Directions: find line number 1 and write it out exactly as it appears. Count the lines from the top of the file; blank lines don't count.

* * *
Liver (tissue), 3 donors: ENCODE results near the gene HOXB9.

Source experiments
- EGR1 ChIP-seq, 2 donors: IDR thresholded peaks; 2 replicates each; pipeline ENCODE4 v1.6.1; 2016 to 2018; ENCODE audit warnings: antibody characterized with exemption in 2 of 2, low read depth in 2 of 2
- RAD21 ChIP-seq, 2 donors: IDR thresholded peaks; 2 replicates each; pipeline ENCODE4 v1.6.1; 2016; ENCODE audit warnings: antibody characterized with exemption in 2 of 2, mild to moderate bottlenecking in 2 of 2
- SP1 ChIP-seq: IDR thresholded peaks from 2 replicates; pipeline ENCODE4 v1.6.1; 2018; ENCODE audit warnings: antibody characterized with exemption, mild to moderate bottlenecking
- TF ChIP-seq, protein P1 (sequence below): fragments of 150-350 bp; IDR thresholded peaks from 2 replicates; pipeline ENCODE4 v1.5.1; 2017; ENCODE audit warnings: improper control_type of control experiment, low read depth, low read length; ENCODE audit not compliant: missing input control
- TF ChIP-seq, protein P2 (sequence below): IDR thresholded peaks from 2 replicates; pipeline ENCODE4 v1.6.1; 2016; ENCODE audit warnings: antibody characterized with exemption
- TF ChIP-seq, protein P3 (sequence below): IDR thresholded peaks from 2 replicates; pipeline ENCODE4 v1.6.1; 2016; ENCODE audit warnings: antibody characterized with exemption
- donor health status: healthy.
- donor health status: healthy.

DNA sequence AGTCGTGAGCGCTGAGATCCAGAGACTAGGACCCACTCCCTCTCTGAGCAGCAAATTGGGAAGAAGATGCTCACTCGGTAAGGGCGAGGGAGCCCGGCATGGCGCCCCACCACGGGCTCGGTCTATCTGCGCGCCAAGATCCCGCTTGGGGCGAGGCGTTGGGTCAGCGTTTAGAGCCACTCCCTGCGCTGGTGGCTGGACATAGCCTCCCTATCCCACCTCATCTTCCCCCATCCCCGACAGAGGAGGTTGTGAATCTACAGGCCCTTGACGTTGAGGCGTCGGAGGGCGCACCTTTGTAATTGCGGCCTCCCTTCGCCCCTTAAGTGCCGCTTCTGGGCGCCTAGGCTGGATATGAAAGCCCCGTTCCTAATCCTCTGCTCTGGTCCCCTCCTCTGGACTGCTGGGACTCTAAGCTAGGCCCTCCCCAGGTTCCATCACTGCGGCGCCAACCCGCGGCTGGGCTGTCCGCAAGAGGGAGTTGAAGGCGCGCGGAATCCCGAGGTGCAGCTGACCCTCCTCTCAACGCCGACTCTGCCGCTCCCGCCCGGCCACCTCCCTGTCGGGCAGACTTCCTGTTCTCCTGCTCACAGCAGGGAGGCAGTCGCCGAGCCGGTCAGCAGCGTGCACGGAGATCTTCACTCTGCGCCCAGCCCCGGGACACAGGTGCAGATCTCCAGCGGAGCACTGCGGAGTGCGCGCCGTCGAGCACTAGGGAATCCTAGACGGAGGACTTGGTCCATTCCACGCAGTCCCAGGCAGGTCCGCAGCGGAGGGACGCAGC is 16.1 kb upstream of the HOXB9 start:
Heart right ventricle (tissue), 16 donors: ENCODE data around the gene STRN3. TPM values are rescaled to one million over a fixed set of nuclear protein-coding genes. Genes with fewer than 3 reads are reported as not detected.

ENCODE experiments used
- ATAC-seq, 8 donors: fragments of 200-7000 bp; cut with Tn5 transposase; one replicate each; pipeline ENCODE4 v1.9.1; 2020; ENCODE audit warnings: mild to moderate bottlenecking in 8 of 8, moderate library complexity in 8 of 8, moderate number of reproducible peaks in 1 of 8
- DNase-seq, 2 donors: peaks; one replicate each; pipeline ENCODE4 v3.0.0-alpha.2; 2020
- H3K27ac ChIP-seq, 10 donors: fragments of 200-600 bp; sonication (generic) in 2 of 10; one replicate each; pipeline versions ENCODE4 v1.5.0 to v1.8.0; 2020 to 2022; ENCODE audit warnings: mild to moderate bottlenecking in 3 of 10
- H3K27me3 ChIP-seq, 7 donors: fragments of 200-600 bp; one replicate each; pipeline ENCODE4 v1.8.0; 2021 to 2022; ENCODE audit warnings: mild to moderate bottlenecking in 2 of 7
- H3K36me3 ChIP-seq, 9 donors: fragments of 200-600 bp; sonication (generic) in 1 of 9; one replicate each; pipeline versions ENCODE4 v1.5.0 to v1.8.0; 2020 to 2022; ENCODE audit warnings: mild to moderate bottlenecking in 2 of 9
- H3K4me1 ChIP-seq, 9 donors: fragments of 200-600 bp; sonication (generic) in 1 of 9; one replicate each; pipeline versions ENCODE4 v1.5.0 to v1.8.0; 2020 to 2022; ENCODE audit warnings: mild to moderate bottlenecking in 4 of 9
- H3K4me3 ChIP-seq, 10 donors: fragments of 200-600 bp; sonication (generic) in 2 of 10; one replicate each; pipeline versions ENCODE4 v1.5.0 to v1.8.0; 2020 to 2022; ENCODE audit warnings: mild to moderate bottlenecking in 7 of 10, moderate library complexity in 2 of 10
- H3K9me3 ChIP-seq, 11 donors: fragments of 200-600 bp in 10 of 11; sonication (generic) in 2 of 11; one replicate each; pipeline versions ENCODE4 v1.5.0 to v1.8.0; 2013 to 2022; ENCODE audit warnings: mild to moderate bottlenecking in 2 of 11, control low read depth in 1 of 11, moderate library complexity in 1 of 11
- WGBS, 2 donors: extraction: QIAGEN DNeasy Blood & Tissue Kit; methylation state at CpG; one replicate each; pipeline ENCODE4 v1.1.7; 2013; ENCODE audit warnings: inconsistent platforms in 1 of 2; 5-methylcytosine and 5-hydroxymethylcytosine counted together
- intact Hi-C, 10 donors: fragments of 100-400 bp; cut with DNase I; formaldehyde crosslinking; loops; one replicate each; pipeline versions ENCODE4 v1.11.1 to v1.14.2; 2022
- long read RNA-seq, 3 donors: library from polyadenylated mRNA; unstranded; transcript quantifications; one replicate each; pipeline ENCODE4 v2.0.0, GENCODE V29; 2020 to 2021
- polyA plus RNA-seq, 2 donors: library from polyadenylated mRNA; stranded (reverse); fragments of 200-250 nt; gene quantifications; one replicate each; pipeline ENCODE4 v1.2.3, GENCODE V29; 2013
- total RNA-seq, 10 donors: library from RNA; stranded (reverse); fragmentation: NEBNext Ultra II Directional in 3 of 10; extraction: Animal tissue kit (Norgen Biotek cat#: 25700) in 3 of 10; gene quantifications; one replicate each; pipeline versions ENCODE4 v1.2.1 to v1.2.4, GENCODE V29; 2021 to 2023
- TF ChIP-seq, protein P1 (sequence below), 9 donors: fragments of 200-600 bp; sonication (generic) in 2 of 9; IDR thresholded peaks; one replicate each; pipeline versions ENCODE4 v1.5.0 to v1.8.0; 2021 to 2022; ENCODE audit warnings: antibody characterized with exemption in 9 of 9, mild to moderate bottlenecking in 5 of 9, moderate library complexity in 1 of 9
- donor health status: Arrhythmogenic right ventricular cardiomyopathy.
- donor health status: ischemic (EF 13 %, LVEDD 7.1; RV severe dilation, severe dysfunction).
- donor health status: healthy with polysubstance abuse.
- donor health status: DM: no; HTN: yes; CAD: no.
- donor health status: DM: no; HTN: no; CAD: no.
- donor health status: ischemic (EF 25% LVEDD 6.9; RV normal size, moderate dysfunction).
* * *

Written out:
Liver (tissue), 3 donors: ENCODE results near the gene HOXB9.